A second swatting incident in Estes Park occurred Monday night at The Taffy Shop on Elkhorn Avenue less than three weeks after the false report of an active shooter at Estes Park High School and just days after the Estes Park Police responded to a murder-suicide in Pinewood Springs.
According to Kate Miller, public information officer for the Town of Estes Park, a call from an unidentified source was received at the town’s Communications Center at 6:58 p.m. The caller was a male and stated that he was inside The Taffy Shop, that all of his coworkers were dead, and that the shooter was a Black male. Gunshots were heard in the background of the phone call. Officers responded to the scene and arrived in the area within approximately one minute.
Mark Igel, owner of The Taffy Shop and also an Estes Park firefighter with the Estes Valley Fire District, had just returned to his store a few minutes after 7 p.m. when he got a call that there was a shooting at his place of business. Within moments there were two Estes Park Police officers with rifles at the front door.
When he opened the door he was told that the police had received an active shooter report and that “everyone in the store was down,” said Igel whose voice shook with emotion as he described what it was like to be on the other side of a traumatic event.
“It’s a small town and fortunately I knew both officers that were there, and another officer going by and the sheriff, they were very fast,” said Igel who admitted that things could have gone down differently if the officers had not recognized him and knew him as both the shop owner and as a fellow first responder.
Igel closed The Taffy Shop at 5 p.m. He went to have dinner and then returned to do some cleaning and prepare for the next business day. “I’m glad I was there and they didn’t have to make a forceable entry,” Igel said describing the officers “like police machines at the door, they looked so big and so strong and so good, so like ‘safety is here.’”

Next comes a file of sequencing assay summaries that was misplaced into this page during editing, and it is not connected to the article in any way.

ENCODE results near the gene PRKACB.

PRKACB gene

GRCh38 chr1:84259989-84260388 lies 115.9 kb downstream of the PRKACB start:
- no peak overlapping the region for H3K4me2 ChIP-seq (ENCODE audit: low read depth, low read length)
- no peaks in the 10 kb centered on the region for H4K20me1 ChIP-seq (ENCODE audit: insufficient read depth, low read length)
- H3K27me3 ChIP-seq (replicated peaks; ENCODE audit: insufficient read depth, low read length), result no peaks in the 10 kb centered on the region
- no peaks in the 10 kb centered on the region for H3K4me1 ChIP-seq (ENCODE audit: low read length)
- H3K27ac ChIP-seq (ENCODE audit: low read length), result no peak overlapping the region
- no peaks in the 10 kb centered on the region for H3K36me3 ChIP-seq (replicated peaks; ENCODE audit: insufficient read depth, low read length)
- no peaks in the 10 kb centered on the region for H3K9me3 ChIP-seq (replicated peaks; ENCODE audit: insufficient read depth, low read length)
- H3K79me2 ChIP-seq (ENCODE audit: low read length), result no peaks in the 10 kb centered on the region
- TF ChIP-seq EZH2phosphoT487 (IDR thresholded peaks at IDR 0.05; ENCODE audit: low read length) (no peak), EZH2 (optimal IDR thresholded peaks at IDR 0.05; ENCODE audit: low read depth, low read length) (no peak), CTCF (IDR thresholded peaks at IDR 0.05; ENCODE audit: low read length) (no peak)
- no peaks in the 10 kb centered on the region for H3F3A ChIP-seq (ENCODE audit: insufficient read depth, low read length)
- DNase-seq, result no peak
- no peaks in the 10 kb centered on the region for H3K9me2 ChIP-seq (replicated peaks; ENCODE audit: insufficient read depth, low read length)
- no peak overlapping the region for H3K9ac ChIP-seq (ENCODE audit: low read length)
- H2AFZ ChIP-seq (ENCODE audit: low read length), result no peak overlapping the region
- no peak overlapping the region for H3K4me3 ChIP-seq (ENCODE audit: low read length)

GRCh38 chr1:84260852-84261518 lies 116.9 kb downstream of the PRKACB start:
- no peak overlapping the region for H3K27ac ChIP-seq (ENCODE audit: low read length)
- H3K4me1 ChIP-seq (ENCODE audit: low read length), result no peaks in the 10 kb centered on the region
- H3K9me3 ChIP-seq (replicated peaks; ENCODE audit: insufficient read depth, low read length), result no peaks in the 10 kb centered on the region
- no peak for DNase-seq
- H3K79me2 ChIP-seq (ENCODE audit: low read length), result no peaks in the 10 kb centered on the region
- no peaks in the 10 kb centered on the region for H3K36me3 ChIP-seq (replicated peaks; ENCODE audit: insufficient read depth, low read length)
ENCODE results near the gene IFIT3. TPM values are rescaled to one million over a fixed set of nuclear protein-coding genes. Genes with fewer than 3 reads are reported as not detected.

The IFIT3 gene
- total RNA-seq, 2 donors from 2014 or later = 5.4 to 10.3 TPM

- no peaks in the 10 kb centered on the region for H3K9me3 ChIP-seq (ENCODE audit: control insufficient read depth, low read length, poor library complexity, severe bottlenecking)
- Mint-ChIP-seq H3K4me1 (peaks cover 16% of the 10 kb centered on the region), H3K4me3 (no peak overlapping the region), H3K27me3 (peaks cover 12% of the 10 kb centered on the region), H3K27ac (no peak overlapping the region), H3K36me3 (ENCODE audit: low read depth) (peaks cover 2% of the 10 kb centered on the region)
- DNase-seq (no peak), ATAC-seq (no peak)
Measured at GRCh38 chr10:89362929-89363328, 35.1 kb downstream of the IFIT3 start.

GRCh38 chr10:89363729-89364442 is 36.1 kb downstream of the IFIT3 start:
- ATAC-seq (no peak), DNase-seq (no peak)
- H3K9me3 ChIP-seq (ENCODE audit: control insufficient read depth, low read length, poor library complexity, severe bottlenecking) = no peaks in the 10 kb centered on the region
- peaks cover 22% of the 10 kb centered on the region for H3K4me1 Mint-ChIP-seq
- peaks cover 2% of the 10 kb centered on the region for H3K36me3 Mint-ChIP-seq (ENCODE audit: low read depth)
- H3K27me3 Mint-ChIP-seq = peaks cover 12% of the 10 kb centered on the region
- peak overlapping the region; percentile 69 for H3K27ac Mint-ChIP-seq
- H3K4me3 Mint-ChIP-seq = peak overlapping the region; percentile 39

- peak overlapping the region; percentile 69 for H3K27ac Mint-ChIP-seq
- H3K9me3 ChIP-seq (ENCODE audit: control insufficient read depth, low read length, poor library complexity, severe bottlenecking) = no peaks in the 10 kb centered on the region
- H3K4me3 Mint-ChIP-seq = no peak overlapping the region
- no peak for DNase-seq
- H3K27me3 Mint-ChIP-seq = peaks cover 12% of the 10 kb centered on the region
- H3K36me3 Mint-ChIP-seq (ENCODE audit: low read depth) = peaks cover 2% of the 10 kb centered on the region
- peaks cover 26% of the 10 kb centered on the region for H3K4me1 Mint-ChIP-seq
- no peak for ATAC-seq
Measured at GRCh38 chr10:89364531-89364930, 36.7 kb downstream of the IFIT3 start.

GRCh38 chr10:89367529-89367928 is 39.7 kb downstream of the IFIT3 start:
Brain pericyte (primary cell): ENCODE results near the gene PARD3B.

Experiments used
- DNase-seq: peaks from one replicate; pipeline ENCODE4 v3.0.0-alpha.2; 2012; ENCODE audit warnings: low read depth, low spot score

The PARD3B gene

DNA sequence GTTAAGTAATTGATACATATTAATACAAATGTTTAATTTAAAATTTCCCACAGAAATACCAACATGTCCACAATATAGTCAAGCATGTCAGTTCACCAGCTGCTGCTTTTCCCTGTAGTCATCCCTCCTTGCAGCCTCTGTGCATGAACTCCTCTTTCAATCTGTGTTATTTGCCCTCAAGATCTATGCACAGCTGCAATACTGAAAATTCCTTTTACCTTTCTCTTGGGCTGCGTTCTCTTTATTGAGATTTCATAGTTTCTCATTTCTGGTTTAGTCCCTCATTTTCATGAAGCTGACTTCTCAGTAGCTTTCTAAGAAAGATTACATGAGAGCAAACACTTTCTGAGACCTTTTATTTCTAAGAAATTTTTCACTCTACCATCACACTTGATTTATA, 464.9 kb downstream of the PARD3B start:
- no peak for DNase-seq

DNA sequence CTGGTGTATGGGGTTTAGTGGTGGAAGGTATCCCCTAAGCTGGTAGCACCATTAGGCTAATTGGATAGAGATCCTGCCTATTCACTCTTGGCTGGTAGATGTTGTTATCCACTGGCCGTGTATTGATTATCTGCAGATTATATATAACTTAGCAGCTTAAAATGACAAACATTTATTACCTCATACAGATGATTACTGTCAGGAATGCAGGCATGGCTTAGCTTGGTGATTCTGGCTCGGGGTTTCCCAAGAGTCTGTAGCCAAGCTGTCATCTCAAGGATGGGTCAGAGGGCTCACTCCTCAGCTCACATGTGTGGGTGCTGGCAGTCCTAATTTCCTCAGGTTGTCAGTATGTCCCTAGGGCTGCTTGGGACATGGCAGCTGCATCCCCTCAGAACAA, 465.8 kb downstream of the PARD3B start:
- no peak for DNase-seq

Within a few minutes of getting the call notifying him as a first responder of the incident, Igel received a phone call from his son, Trevor, who joined the fire department about six months ago and had also received the same call about the active shooter at the store. “What really got to me was Trevor called and said ‘dad are you okay, were you shot,’” said Igel who described how difficult it was to process the fear he heard in his son’s voice.
Not only was there an immediate response of law enforcement from the Estes Park Police Department, the Larimer County Sheriff, Colorado Parks Wildlife, and Law Enforcement Rangers from Rocky Mountain National Park, but emergency medical personnel from the fire district also responded to what had been reported as a mass casualty incident.
Estes Park Police Chief David Hayes was on the scene and spoke briefly to the Trail-Gazette. He said the situation appeared to be a swatting incident and that it was unlikely that the town would have any more to say about the matter.
Igel said he met with the police following the situation for a debriefing, and then with colleagues at the fire station to process both professionally and personally what had happened. One of the things Igel said he was trying to wrap his head around was whether the incident was random and it just happened to be his business, or if his store had been specifically targeted.